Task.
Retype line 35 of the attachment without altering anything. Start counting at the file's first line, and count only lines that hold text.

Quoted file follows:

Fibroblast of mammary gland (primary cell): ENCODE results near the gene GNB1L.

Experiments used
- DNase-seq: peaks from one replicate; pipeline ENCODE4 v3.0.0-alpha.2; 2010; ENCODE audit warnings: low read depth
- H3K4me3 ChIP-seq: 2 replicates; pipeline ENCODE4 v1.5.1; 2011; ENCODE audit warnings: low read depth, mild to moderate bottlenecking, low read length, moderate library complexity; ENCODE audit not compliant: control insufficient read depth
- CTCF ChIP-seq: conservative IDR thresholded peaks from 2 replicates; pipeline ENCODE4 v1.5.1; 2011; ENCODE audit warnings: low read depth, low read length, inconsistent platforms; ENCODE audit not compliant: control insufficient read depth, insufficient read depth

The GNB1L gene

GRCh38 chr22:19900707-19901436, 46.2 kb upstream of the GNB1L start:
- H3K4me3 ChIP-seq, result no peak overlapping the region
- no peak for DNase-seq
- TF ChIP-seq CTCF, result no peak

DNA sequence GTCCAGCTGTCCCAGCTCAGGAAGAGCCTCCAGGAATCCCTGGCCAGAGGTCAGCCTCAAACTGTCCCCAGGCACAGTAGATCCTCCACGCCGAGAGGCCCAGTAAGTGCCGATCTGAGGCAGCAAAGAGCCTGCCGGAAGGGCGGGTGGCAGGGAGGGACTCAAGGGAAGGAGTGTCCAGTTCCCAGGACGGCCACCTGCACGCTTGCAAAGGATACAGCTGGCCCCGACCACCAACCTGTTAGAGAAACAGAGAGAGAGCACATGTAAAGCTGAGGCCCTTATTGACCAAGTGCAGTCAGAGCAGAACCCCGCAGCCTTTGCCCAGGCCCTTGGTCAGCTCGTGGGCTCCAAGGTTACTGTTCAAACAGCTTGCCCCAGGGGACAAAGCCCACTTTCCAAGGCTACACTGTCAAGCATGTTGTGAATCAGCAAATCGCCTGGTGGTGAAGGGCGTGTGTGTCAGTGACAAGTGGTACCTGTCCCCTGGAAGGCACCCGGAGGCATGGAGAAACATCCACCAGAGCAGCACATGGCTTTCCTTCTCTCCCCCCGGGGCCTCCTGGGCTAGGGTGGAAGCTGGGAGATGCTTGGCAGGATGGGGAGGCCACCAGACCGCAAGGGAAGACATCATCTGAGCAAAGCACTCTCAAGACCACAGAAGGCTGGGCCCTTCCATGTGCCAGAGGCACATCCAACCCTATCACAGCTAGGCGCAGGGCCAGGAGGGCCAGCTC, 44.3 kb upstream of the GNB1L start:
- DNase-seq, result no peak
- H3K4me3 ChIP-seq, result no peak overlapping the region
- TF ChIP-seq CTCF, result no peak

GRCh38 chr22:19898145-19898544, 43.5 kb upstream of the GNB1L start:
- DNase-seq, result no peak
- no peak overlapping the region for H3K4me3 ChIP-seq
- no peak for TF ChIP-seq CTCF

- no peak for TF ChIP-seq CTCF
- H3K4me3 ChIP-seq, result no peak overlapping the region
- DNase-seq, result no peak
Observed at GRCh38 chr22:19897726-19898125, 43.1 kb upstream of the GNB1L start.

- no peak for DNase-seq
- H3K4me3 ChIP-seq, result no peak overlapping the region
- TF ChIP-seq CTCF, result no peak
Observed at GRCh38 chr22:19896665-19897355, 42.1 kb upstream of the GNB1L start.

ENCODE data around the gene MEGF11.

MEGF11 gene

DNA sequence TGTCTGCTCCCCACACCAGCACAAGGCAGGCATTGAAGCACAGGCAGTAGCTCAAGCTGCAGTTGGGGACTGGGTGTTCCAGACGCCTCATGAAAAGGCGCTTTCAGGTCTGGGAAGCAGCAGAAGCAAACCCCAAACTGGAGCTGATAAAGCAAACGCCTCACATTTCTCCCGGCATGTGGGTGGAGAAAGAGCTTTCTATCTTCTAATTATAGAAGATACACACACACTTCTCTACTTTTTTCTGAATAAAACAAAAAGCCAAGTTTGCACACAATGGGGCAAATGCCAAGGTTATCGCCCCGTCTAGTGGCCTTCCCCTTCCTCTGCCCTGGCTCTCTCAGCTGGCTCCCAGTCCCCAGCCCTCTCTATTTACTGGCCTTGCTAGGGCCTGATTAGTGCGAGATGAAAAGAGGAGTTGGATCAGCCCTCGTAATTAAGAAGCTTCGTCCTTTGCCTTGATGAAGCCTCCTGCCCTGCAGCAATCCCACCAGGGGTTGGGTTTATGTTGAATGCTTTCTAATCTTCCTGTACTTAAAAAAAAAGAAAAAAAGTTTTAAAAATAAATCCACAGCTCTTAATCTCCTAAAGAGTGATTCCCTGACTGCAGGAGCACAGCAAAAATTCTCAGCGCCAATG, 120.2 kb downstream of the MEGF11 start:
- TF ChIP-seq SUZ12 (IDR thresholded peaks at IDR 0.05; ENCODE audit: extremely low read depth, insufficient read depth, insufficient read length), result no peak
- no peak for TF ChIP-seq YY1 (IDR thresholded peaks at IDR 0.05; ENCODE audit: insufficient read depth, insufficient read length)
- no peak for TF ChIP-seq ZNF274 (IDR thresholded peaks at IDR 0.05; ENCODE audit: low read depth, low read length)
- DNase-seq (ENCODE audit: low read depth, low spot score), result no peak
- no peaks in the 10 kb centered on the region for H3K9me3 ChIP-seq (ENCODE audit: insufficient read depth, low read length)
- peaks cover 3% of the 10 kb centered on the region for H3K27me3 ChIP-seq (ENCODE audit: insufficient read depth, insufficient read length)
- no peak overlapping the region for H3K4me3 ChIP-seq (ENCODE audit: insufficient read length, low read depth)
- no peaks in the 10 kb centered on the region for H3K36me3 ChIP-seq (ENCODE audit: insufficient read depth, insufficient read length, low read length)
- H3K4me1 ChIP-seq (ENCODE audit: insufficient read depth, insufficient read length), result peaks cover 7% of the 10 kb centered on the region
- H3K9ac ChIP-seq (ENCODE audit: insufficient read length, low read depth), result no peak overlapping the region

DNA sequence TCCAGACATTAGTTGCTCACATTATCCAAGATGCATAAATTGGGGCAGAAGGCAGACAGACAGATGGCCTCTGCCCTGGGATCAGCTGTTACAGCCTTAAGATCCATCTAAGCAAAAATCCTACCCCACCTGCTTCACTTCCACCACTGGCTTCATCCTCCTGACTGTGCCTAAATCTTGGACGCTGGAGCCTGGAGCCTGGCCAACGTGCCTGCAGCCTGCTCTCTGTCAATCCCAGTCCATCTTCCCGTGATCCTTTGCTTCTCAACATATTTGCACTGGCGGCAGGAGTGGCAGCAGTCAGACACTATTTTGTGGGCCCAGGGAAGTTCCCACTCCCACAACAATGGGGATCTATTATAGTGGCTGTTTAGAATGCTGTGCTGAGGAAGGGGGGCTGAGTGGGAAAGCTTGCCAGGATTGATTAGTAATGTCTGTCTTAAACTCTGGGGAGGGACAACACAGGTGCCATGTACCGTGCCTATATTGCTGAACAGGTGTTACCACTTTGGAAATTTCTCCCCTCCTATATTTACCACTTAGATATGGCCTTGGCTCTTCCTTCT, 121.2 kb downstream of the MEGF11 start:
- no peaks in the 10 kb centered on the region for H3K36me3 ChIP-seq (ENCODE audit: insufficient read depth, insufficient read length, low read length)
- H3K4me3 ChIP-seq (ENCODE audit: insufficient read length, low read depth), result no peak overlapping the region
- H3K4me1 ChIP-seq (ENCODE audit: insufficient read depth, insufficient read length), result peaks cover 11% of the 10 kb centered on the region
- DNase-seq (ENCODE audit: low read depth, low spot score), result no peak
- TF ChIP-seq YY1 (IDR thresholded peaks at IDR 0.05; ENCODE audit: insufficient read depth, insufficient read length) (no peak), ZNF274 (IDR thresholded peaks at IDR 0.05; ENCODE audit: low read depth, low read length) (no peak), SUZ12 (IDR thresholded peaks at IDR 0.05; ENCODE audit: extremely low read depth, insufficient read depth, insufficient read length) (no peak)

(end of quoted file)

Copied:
- peaks cover 3% of the 10 kb centered on the region for H3K27me3 ChIP-seq (ENCODE audit: insufficient read depth, insufficient read length)